Irish Prisoners of War - NORAID Online

Irish Hunger Strikes 1980 & '81

Chapter 19

The First Weeks:
Bobby’s Final Birthday Party
Francis Hughes Joins the Hunger Strike

On February 28, 1981, Bobby Sands ate a small, bitter orange in a cold H-Block cell. It was the last morsel of food he would ever taste. That night he began writing a diary of his experience on hunger strike. "I am standing on the threshold of another trembling world. May God have mercy on my soul," he wrote on a piece of toilet paper.

He also wrote on a cigarette paper the lyrics of a song he had written years ago while on remand and sent it on to a friend, Ricky O’Rawe, who had taken over as public relations officer for the republican prisoners. He called it "A Sad Song for Susan."

It ended like this: "And I wish I had you back again to when you were here/ Remember the Winter nights when you warmed me from the cold/ And the Spring when we walked through green fields and skies of gold/ You’re gone, you’re gone, but you live on in my memory."

It might very well have been written about himself and now he is only a memory. Perhaps he was saddened by his own loss of loved ones, a son and wife he hardly had the time to have anything like a normal life with, his sisters and brother, and his parents, as he faced an unknown eternity.

Support on the Falls

It was a cold Sunday on the Falls Road as well. Sinn Fein organized a march down the Falls to demonstrate support for the hunger strike. Four months earlier there had been 10,000 people showing their support for the first day of the first hunger strike. On this Sunday, there were perhaps thirty-five hundred demonstrators. The Movement would have to start all over again to publicize the plight of the men and gather support for the new hunger strike. But now it was ground minus zero. The people were distressed by the failure of the first hunger strike to move the Brits an inch towards the five demands and off of their criminalization policy. They were wearying from months of rallying around the H-Block/Armagh Committees and being harassed, beaten, arrested, shot, and even murdered for their activism. And they knew they had to get geared up to do it all again. On a cold, late winter Sunday in the north of Ireland, this wasn’t an easy thing.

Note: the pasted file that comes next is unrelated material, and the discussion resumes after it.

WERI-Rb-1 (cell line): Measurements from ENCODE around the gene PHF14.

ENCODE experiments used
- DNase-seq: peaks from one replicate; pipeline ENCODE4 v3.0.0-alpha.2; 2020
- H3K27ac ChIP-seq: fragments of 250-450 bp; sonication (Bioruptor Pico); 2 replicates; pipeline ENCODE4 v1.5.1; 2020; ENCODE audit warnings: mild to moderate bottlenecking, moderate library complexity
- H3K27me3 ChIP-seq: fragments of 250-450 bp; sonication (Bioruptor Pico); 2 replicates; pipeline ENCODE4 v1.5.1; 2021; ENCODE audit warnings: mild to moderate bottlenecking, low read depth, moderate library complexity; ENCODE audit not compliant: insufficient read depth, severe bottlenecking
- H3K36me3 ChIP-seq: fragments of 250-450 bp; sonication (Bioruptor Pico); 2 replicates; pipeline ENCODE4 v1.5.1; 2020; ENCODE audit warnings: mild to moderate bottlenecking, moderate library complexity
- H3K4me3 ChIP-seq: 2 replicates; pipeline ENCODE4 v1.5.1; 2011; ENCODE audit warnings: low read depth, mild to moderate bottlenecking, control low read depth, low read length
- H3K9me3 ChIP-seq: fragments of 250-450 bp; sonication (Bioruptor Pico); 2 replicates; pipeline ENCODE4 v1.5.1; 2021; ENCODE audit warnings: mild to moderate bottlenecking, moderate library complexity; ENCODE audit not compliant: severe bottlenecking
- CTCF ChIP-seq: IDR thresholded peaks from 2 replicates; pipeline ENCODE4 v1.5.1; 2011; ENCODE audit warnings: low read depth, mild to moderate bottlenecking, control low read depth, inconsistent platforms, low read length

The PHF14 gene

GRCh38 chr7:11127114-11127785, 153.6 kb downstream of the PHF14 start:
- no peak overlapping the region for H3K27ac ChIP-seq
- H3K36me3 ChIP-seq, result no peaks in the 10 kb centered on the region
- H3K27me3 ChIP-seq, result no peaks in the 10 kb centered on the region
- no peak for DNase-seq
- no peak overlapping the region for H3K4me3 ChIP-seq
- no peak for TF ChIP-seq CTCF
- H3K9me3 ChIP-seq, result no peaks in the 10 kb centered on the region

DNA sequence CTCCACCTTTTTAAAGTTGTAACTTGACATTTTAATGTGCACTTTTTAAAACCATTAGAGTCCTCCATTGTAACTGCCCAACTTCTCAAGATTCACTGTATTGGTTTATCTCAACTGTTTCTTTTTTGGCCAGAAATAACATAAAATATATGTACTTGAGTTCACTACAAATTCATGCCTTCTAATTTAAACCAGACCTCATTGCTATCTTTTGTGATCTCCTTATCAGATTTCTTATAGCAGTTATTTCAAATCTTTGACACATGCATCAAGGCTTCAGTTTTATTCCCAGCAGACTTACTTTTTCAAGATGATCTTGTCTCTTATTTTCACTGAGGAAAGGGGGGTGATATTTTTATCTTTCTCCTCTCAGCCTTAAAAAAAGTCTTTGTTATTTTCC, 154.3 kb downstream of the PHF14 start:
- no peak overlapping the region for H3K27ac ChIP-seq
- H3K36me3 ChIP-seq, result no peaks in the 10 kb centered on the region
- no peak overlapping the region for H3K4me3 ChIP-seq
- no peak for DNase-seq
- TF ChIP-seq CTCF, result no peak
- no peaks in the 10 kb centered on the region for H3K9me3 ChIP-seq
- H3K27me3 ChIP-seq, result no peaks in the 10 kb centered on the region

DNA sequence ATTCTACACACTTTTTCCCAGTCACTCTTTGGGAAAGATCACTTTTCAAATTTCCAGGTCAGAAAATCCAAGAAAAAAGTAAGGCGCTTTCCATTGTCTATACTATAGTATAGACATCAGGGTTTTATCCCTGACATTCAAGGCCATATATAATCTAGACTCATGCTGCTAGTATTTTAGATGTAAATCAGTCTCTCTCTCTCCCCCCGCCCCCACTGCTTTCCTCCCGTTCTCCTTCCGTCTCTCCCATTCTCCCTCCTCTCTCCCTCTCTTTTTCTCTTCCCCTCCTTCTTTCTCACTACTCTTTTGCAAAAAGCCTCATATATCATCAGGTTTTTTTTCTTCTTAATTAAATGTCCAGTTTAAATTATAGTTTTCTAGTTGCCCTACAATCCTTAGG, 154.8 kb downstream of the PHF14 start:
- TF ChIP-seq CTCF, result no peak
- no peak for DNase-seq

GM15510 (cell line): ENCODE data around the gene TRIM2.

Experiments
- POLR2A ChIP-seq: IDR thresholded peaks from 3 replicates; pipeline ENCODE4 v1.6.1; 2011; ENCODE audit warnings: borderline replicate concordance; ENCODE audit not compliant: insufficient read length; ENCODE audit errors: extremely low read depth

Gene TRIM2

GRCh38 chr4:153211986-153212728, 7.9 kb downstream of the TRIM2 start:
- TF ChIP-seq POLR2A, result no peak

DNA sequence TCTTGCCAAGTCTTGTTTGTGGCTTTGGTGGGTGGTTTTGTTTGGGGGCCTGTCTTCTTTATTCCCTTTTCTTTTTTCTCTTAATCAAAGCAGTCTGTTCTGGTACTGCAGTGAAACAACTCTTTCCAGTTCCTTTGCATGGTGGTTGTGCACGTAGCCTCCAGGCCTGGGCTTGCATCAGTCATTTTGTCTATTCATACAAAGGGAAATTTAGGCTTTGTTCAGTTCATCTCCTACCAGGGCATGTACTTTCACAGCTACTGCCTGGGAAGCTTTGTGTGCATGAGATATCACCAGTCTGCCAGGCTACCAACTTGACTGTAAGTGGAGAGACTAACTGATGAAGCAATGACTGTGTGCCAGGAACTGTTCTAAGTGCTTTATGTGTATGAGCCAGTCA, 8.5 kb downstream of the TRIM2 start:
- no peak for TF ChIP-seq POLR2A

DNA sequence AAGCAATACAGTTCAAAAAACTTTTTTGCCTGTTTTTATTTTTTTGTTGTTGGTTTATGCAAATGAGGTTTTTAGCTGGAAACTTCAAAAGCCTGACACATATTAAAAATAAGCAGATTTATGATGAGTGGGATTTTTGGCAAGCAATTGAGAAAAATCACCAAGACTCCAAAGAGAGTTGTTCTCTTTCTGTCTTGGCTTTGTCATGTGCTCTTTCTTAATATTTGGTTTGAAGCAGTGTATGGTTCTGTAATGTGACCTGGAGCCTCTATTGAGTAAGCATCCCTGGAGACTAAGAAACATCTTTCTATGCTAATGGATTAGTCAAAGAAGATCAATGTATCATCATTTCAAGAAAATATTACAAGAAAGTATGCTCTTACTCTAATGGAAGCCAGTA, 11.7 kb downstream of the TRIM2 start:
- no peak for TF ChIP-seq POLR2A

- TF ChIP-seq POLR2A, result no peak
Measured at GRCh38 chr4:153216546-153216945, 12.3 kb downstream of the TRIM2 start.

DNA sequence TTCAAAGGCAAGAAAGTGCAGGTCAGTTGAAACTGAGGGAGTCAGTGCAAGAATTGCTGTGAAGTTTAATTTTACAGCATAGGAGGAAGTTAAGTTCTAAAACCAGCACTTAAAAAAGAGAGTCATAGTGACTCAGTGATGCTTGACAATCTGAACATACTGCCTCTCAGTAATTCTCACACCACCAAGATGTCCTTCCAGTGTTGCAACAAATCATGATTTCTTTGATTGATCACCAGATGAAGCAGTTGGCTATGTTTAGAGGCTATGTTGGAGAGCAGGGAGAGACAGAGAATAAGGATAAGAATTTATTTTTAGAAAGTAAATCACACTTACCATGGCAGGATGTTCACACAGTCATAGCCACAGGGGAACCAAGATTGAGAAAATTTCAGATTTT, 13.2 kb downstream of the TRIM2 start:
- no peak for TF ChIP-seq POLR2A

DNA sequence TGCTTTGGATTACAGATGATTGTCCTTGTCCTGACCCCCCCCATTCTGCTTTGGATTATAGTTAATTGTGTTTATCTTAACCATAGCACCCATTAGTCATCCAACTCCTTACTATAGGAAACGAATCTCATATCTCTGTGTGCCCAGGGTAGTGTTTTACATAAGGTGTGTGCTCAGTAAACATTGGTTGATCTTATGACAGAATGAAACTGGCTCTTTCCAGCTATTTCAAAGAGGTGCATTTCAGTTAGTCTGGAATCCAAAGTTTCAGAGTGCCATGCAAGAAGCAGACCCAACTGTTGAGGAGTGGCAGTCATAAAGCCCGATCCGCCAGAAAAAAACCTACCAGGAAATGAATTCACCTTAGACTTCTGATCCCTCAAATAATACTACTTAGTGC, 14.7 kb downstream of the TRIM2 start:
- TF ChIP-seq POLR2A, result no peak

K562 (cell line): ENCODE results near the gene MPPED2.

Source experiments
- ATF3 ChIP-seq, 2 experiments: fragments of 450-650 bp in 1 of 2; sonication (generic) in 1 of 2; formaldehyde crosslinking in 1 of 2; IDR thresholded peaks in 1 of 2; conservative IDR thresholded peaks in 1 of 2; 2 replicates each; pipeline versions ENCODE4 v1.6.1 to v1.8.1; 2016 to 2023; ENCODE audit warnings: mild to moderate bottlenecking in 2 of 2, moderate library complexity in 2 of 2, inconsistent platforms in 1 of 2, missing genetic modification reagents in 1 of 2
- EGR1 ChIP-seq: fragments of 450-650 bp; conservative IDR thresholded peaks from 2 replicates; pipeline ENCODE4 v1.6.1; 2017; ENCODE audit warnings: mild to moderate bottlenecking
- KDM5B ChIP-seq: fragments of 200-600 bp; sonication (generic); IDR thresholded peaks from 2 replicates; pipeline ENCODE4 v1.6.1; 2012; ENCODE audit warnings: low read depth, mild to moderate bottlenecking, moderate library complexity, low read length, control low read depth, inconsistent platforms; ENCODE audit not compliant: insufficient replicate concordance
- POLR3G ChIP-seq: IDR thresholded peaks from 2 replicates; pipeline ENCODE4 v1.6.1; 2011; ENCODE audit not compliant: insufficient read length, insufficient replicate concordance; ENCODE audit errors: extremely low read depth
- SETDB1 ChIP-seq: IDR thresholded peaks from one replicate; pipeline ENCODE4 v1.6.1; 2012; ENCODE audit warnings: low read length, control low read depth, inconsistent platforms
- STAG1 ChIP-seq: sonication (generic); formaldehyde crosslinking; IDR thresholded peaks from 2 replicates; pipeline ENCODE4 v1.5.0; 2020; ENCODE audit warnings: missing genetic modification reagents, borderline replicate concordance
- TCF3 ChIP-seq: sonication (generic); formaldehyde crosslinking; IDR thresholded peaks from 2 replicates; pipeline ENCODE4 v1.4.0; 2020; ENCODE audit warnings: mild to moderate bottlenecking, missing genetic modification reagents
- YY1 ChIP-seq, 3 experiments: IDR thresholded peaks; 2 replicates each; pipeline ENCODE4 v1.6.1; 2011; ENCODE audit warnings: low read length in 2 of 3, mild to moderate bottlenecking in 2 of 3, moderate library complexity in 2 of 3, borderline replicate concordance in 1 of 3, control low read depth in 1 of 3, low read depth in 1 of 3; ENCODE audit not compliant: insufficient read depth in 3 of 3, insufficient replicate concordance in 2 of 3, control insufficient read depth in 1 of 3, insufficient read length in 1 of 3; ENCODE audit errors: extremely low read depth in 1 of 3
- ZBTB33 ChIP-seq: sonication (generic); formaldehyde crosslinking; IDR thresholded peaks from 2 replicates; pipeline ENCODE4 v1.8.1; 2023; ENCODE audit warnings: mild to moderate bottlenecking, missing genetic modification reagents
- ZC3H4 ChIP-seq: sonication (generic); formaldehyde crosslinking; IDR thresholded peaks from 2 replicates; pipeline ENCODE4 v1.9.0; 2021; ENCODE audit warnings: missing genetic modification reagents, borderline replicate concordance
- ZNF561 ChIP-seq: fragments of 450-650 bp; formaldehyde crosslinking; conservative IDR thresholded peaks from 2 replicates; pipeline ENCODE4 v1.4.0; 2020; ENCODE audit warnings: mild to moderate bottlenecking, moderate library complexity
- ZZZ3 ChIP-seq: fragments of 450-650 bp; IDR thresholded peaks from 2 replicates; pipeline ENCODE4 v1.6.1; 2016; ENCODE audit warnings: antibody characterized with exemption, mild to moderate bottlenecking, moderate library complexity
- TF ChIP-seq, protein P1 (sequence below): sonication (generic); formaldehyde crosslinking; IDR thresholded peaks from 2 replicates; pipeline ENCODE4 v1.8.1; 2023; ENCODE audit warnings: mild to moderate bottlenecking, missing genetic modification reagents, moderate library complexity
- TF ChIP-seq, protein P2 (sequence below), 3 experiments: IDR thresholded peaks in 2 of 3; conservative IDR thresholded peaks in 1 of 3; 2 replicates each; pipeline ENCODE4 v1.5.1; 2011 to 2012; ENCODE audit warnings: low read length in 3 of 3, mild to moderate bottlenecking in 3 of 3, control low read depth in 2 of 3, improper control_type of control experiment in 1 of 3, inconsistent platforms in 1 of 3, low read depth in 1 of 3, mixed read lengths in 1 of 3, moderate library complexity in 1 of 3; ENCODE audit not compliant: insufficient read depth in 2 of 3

That’s why Bobby knew for a fact he was going to die. He knew the mechanisms of popular support couldn’t be turned on without a blood sacrifice, much like the sacrifice of the men of 1916 was needed to open the eyes of the people of Ireland. He also knew the Brits needed a message that even they could not misunderstand.

In a little over two months, there would be 100,000 mourners following his coffin down the same Falls Road in West Belfast to Milltown cemetery.